Amazon and other burgeoning e-commerce sites account for some plagues now impacting malls . Over the past 10 years, online shopping went from only 3% of total retail sales to almost 9%. It will mostly likely rise to 50% within the next five years. During the five-day period from Thanksgiving Day through Cyber Monday this year, online shopping increased 15% over the year-ago period to $12.8 billion. Shopping on mobile devices exploded 33% to $1.2 billion on Black Friday alone. Outlet malls, large discount stores and wholesale clubs at to the demise of this once vital market. Research conducted by Green Street Advisors found 44% of the total value of U.S. malls can be found in just 100 properties,. some 900 other malls make up the remaining 56%. There are 109,000 malls in one form or another.
There is plenty of evidence that suggests the slaughter is just getting warmed up. In the last year, many major department store brands in an unprecedented wave have announced major store closings: Macy’s (100); Sear’s (50); and Kohl’s (18). These announcements closely followed the closure of 74 JC Penney locations over the last two years. Analysts are warning of an inevitable “death spiral.” for malls. One report predicts up to 800 large national brand department stores could shut down in the next decade. This is serious business since these 800 stores represent 0% of all the anchor spaces still in operation at US malls. There are now 1,500 regional malls nationwide, but in the coming decades, it is likely that there may be as few as 300. That means an 80% reduction in the amount of regional malls in American. For the theatre business, this issue is far more pressing than day and date, but it is a far more complex problem with no easy answer available. Store closures are just symptomatic of the end of the big box retail era. Just like they have killed downtown cores across the nation, in a cruel irony they are facing the same fate as their victim. Brand expansion based on chain store roll-outs does not work at all.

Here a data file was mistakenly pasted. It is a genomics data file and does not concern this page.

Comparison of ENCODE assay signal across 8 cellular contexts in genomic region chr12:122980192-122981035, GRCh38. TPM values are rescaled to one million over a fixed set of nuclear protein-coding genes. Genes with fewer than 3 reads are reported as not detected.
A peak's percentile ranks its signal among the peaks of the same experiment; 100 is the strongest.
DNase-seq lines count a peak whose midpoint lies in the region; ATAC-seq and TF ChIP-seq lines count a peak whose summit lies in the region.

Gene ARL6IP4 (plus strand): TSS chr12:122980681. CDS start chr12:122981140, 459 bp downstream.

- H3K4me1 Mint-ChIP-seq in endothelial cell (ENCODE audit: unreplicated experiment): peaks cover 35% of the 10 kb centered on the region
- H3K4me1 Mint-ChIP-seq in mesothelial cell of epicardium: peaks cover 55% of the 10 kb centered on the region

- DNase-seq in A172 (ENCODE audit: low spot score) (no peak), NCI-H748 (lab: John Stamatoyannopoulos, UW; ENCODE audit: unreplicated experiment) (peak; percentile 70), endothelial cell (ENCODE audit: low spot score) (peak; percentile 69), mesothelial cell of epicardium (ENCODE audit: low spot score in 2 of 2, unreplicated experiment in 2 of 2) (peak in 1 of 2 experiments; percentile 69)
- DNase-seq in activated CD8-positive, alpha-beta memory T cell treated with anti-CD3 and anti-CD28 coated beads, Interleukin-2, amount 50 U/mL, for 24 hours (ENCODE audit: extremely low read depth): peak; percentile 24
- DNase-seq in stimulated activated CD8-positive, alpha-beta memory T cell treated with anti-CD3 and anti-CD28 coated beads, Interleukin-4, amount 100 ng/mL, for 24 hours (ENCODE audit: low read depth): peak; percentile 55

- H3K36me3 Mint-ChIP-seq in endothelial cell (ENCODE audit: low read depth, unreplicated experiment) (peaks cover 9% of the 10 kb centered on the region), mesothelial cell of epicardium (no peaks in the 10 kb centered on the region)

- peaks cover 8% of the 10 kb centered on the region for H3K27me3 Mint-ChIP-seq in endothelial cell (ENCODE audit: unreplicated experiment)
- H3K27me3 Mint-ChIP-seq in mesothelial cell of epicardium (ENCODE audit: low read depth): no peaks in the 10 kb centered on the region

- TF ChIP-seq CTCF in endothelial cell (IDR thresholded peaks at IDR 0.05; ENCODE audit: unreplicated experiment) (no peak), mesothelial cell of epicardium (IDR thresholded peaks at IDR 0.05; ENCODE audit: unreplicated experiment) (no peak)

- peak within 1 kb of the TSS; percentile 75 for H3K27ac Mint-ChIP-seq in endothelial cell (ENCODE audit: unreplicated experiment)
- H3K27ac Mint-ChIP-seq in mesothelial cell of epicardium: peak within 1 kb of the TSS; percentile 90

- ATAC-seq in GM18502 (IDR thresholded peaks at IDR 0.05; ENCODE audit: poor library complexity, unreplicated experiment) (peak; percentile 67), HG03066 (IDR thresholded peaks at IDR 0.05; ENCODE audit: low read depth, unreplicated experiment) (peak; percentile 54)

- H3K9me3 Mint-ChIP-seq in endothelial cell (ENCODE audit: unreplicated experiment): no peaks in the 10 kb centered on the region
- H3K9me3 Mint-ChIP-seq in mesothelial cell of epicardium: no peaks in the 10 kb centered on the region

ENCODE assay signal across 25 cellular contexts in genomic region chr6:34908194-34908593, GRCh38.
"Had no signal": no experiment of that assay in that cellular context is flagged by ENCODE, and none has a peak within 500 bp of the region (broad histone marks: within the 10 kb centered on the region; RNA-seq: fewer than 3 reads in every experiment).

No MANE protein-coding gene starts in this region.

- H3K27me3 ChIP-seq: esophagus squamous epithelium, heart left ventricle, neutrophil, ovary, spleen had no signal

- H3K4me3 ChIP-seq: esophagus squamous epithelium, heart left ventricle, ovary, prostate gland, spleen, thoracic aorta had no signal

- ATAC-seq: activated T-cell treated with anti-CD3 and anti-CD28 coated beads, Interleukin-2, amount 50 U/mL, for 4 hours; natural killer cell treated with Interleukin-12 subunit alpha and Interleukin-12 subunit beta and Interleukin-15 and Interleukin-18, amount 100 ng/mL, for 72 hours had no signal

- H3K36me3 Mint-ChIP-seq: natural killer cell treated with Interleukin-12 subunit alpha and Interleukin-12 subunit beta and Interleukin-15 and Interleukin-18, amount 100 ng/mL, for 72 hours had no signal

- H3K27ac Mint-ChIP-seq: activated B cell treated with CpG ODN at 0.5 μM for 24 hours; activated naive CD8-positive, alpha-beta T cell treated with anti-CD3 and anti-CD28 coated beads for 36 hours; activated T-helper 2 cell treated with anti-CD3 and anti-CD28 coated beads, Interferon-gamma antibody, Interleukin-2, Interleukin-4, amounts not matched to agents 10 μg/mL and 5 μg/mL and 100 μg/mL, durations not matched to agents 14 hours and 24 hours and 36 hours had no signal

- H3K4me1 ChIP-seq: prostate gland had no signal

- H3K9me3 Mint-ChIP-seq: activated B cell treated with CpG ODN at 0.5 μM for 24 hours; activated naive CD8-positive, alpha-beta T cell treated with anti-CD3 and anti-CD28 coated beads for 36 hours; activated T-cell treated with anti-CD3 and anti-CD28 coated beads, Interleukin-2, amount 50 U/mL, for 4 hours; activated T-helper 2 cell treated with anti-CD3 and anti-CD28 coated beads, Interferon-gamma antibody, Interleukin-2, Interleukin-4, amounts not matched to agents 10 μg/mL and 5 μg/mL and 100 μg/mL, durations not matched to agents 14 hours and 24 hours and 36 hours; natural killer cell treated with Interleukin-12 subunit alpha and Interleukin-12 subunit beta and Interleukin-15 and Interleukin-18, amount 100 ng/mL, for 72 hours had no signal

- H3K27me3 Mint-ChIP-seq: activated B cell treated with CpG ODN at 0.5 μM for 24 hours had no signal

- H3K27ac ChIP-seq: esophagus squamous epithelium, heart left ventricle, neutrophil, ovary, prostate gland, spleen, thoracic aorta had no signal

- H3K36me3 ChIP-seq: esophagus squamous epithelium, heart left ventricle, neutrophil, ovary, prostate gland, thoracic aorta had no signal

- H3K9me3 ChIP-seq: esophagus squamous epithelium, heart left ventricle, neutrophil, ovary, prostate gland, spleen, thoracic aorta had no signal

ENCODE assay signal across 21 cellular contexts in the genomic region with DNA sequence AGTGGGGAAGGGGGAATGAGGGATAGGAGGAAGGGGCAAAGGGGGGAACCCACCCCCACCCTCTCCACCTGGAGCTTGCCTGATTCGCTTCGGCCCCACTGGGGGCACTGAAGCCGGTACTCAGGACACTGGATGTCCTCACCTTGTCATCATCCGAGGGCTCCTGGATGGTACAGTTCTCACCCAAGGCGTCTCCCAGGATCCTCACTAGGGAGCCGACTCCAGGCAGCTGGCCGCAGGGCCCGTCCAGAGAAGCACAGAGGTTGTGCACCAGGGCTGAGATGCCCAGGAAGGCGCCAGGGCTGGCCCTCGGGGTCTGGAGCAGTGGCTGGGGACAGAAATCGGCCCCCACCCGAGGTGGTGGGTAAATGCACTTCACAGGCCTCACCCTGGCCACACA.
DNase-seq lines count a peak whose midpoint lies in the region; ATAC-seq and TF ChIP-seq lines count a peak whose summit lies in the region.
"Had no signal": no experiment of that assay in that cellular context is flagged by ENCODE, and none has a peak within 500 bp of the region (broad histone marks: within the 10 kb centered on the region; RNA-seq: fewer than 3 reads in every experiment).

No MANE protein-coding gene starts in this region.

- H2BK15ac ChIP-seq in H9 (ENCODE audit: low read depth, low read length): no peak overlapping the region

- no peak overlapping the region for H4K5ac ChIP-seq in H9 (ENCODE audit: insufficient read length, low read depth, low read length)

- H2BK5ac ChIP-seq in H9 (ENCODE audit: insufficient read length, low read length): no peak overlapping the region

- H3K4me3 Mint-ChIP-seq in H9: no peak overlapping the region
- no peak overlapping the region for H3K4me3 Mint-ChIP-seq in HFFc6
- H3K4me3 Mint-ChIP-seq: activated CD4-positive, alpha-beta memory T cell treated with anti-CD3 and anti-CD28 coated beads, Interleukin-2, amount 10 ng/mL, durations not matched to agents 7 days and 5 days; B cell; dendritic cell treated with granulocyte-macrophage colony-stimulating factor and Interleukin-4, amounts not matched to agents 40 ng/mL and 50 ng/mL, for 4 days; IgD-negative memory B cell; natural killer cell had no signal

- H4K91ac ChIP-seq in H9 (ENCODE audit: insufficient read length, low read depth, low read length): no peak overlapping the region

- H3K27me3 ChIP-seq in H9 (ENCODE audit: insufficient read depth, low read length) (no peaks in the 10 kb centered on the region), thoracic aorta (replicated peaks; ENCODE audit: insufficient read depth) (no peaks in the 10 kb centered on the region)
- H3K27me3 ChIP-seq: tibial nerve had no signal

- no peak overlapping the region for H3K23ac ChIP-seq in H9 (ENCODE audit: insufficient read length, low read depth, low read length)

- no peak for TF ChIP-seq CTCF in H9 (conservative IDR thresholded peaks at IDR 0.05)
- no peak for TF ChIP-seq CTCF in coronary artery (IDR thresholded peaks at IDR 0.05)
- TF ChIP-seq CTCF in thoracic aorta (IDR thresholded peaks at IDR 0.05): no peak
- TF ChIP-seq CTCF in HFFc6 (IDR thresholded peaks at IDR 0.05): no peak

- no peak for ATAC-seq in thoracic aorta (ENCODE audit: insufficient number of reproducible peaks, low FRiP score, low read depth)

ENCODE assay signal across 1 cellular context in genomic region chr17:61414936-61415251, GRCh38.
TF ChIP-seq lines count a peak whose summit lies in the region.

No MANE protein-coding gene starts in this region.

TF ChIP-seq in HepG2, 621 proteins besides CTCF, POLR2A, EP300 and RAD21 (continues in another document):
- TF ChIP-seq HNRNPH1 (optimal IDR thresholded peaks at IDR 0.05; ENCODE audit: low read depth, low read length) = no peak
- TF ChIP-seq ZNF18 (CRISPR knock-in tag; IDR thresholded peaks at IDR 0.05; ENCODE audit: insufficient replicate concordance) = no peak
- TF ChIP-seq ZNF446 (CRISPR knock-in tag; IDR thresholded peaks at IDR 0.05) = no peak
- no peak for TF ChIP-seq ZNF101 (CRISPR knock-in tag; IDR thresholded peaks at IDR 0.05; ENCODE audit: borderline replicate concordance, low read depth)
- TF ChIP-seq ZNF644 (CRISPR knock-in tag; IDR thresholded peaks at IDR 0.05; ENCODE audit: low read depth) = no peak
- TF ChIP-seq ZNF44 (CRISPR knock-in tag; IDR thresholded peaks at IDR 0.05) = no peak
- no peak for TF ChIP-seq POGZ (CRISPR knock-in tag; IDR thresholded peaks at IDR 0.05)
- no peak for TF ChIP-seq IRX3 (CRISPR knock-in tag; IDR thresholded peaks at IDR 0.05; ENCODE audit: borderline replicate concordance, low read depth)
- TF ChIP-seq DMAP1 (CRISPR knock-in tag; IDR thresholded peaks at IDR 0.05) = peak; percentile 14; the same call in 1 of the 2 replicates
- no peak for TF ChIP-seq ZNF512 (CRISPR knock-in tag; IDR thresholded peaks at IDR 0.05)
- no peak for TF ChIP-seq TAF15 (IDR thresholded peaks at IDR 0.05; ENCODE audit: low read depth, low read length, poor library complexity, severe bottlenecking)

A survey of U.S. online customers found that 82% are satisfied with buying experiences that began and ended with the online store. Satisfaction dropped to 61% when they researched online and then bought in a store. Online sales continue to be mostly small-ticket items. The high-ticket products lag far behind by comparison. On average, retailers that have both a physical (store) and online presence have reported an average of 23% growth. Online only retailers (including catalogue sales) however have seen only 9% yearly growth. Online shoppers are beginning to think that the best deals are available online (71%) and that they get better prices there (66%).
Many are pushing for the mall to become community entertainment and fitness centers. They realize quite correctly that the mall have to have a deep re-invention if they are to retain any of their original value. For the theatres that are attached to these malls and count on the traffic flow that comes from malls, they too have to really take a look at re-inventing themselves. Big chair and chicken tenders are just not going to cut it. They are going to have to look at diversification and to widening there base of offerings including offering eSports and other communal entertainment activities.
On thing can be counted on, if theatres do not realize the inevitability that is the demise of the American mall, they will too find themselves victims of an increasingly demanding consumer base.